DIAGNOSIS • In the patient with a history of APAP overdose, a serum APAP level should be measured between 4 and 24 hours after ingestion • The value obtained should be evaluated according to the Rumack-Matthew nomogram for determining the risk of hepatotoxicity and the need for NAC therapy
DIAGNOSIS • Characteristic laboratory findings of APAP hepatotoxicity include • marked elevation in plasma hepatic enzyme levels (>5000 IU/L) • rising prothrombin time • These abnormalities distinguish this syndrome from alcoholic liver disease where transaminase values almost never exceed 500 IU/L • AST level typically exceeds that of ALT in both conditions
TREATMENT • The mainstays of the therapy of APAP intoxication include gastric decontamination with activated charcoal and the administration of N-acetylcysteine (NAC) • Activated charcoal avidly adsorbs APAP, reducing its absorption by 50 to 90% • However, activated charcoal also adsorbs NAC and, by causing nausea and vomiting, may interfere with the administration of NAC
TREATMENT • NAC should optimally be given within 8 to 10 hours after ingestion • More delayed therapy is associated with a progressive increase in hepatic toxicity although some benefit may still be seen 24 hours or later after ingestion
TREATMENT • NAC is indicated in • All patients with a serum APAP concentration above the possible hepatic toxicity line on the Rumack-Matthew nomogram • Patients with an estimated ingestion of greater than 140 mg/kg • Patients with an unknown time of ingestion • Patients with a presentation more than 24 hours after ingestion with elevated transaminases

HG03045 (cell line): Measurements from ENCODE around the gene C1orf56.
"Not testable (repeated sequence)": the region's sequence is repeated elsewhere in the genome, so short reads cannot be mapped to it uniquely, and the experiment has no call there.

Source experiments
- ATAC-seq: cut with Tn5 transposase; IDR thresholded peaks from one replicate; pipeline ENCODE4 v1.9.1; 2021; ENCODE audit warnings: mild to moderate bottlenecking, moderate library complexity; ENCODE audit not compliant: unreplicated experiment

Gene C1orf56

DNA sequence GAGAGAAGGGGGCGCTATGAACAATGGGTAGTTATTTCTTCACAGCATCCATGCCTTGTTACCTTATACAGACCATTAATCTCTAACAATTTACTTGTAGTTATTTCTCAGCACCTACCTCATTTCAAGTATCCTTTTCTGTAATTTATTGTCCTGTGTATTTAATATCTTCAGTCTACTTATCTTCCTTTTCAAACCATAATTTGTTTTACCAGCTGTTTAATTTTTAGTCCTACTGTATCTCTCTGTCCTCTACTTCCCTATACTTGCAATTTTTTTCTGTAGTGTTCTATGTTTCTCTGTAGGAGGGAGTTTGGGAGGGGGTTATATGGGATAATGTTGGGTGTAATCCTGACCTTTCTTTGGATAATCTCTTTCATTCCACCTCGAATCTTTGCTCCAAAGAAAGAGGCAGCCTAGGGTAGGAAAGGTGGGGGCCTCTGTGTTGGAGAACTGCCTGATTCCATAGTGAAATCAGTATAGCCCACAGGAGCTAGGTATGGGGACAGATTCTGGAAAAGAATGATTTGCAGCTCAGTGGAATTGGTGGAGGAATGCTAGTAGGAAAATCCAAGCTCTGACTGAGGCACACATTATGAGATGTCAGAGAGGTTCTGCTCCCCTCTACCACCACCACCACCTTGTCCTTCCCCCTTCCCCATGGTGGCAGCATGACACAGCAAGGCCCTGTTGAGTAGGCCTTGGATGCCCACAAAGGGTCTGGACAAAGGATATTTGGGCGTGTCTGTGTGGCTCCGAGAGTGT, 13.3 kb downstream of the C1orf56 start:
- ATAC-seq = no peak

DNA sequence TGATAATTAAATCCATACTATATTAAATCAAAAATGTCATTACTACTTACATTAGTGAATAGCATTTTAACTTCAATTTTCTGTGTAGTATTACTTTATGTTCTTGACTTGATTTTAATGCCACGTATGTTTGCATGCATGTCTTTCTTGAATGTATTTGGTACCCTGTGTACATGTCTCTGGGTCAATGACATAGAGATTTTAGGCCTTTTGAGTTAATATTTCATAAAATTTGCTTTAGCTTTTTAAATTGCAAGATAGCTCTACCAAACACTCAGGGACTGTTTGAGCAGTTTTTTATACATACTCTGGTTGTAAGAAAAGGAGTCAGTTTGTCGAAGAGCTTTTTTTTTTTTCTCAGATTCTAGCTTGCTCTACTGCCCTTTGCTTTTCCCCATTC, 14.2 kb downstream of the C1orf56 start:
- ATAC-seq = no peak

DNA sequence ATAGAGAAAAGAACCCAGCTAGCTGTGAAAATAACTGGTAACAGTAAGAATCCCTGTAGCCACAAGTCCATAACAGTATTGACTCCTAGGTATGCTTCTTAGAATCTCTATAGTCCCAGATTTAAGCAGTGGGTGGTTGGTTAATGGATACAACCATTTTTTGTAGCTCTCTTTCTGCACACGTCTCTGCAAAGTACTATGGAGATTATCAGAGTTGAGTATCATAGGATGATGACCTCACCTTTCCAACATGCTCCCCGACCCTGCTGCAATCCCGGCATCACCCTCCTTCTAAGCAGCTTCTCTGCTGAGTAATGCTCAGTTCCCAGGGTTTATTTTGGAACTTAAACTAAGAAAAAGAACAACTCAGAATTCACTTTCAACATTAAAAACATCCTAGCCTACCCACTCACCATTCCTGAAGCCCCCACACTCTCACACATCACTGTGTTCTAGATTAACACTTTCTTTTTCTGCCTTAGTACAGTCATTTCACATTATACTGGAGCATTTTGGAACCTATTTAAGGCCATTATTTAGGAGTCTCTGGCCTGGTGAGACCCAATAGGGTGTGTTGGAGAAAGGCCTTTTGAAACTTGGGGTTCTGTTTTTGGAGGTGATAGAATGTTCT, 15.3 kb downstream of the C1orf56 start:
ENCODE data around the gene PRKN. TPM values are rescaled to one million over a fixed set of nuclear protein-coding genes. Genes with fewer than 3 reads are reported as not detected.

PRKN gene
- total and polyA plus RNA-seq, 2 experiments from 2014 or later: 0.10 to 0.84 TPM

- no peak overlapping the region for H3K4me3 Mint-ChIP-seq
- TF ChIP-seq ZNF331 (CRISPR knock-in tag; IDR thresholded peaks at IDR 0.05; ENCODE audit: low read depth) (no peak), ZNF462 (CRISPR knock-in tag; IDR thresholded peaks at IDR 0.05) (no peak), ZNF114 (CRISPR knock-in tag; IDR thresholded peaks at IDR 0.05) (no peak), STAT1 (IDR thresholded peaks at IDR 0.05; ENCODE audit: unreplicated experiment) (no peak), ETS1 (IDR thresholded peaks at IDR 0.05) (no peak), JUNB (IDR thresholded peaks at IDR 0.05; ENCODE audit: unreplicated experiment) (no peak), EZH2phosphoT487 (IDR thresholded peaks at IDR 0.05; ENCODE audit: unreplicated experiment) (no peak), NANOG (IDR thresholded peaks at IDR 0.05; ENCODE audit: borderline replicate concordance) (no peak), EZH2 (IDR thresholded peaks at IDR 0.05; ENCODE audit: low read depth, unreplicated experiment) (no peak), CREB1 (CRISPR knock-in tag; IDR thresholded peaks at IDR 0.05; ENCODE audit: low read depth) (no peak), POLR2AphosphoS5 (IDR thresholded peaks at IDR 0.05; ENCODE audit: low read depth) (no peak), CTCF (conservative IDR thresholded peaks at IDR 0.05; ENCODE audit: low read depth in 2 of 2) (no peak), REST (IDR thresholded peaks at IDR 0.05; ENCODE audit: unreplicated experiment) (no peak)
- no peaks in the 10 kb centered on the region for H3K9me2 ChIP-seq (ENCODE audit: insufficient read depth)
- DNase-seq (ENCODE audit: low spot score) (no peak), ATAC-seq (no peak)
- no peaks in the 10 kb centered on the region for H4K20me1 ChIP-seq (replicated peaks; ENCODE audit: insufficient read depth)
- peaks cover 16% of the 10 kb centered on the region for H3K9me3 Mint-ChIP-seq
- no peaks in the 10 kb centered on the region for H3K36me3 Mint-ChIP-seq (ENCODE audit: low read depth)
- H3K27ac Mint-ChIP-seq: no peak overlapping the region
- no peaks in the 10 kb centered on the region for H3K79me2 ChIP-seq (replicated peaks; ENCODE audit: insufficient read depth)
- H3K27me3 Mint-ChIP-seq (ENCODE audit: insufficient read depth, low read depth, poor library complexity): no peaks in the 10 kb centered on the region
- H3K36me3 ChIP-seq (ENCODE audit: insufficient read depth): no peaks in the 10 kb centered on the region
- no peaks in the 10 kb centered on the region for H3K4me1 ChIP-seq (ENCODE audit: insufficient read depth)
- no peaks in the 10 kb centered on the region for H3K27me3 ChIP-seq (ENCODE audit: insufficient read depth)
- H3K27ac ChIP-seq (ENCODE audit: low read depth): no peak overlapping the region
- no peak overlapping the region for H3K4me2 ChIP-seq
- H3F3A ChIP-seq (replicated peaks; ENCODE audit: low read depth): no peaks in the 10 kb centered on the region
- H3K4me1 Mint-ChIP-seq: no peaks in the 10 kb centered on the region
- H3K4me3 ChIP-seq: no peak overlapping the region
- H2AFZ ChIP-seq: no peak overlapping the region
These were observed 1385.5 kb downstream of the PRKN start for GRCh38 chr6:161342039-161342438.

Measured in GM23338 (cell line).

TREATMENT • 72-hour course of oral NAC given as a 140 mg/kg loading dose, followed by 17 doses of 70 mg/kg every 4 hours. • 20-hour course of intravenous NAC given as an initial bolus of 150 mg/kg, followed by continuous infusion of 50 mg /kg over the next 4 hours and 100 mg/kg over the remaining 16 hours
Oral therapy • Antiemetics (e.g., metoclopramide, 0.1 to 1.0 mg per kg IV ) may be required. • If antiemetics fail, NAC can be given by gastric tube. • use a straw and covering the container. • If vomiting occurs within 1 hour of any dose, that dose should be repeated.
IV therapy • Transient skin rash occurred in approximately 15% of patients during the loading dose but did not necessitate discontinuing treatment. • Even with more serious reactions, NAC therapy can often be continued after treatment with diphenhydramine.
TREATMENT • Dialysis and hemoperfusion • In the management of patients who present late in the course (more than 24 hours) when NAC would be of limited value, hemoperfusion may be associated with lesser elevation in plasma transaminases when compared to supportive therapy alone or to the administration of NAC.
TREATMENT • Liver transplantation
Criteria for liver transplantation • presence of a progressive coagulopathy(PTin seconds exceeds the time in hours after overdose) • an INR >5 at any time • evidence of metabolic acidosis • hypoglycemia • renal failure